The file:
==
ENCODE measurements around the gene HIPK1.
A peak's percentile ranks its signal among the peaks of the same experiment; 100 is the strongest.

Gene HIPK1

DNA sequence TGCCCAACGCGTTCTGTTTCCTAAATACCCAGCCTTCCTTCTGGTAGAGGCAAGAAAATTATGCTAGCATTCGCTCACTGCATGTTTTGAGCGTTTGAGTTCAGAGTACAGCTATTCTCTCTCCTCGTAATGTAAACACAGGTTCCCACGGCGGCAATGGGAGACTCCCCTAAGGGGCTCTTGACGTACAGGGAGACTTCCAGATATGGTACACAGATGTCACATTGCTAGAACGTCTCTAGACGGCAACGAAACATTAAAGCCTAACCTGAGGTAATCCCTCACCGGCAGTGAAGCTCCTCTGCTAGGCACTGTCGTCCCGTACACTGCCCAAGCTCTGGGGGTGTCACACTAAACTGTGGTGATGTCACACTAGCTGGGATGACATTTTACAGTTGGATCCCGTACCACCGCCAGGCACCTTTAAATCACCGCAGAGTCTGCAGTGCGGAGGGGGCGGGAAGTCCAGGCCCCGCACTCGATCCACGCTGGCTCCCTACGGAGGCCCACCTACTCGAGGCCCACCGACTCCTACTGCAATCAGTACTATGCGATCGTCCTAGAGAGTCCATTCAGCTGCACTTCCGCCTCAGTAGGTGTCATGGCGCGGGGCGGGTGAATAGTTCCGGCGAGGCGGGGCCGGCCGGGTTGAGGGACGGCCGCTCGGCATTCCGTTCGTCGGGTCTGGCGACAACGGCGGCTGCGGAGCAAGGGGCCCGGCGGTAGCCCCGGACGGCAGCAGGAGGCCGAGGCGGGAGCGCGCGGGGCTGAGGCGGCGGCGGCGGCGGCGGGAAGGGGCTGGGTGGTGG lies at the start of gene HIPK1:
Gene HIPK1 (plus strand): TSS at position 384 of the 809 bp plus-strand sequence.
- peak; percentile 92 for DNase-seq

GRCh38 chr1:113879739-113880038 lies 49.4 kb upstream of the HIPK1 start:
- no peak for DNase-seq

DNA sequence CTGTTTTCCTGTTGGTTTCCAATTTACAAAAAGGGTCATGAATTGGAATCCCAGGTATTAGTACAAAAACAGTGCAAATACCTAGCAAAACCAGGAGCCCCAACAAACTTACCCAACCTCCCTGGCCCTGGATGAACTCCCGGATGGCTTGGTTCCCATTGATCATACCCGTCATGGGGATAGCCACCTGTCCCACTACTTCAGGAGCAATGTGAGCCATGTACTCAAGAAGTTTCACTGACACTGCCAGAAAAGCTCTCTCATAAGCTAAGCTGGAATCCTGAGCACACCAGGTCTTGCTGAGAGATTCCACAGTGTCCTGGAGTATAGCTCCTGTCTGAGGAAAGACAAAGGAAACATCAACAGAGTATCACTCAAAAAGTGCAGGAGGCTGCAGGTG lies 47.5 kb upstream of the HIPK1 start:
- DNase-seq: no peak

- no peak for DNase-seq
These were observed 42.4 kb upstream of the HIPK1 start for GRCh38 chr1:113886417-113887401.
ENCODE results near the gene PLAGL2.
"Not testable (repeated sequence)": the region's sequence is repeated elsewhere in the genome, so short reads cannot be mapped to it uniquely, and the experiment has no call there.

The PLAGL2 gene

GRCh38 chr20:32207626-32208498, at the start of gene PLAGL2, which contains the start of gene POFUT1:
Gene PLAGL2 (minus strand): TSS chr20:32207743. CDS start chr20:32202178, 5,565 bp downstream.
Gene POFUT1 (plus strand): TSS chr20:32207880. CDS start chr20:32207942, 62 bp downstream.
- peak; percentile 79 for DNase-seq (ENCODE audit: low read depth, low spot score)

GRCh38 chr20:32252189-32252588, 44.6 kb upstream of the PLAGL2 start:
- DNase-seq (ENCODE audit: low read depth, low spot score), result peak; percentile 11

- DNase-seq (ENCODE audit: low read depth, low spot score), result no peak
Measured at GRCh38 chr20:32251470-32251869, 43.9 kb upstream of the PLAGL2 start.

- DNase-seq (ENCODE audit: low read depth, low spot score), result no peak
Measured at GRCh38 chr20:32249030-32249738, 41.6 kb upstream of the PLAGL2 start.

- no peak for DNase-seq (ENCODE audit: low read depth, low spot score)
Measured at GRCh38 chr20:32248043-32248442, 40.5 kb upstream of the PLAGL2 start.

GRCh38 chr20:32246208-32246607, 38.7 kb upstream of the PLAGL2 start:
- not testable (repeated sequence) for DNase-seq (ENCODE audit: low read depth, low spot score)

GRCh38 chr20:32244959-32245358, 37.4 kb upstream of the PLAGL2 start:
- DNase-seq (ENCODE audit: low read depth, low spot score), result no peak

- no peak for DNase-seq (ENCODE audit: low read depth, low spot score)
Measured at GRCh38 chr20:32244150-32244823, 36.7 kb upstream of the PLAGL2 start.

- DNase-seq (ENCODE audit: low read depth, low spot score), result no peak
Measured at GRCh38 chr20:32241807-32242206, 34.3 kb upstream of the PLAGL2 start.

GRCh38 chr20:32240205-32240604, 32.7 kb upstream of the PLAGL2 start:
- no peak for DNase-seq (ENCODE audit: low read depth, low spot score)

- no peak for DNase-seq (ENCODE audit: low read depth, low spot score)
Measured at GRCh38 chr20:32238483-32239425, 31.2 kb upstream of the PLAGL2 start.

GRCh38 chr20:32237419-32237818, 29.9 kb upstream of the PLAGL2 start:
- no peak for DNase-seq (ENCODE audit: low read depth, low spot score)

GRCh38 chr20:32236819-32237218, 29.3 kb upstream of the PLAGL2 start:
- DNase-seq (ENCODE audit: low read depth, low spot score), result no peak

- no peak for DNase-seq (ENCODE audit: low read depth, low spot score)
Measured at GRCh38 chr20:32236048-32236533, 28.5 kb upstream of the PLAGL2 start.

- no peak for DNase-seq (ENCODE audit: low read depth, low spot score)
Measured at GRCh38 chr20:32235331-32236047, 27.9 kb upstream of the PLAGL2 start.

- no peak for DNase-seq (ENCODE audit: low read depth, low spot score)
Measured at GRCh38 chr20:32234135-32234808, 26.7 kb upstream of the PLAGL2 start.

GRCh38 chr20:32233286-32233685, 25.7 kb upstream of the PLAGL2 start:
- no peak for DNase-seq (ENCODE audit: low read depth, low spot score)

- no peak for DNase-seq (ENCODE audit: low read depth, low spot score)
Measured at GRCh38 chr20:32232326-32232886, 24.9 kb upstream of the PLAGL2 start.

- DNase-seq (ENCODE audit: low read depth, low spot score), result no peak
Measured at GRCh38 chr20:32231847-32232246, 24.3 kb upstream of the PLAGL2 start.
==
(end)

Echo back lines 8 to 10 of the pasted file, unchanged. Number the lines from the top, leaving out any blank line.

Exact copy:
- no peak for DNase-seq

DNA sequence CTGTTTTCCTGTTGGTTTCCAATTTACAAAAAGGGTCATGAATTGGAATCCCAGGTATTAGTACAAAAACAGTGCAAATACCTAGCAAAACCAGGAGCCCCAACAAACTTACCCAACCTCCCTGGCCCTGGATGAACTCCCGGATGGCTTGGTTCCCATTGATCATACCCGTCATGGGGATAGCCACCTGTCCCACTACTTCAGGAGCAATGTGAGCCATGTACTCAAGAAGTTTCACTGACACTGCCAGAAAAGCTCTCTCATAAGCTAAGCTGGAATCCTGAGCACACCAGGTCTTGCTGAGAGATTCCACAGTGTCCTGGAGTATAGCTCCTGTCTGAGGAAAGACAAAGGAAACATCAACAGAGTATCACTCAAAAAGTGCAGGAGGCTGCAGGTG lies 47.5 kb upstream of the HIPK1 start:
- DNase-seq: no peak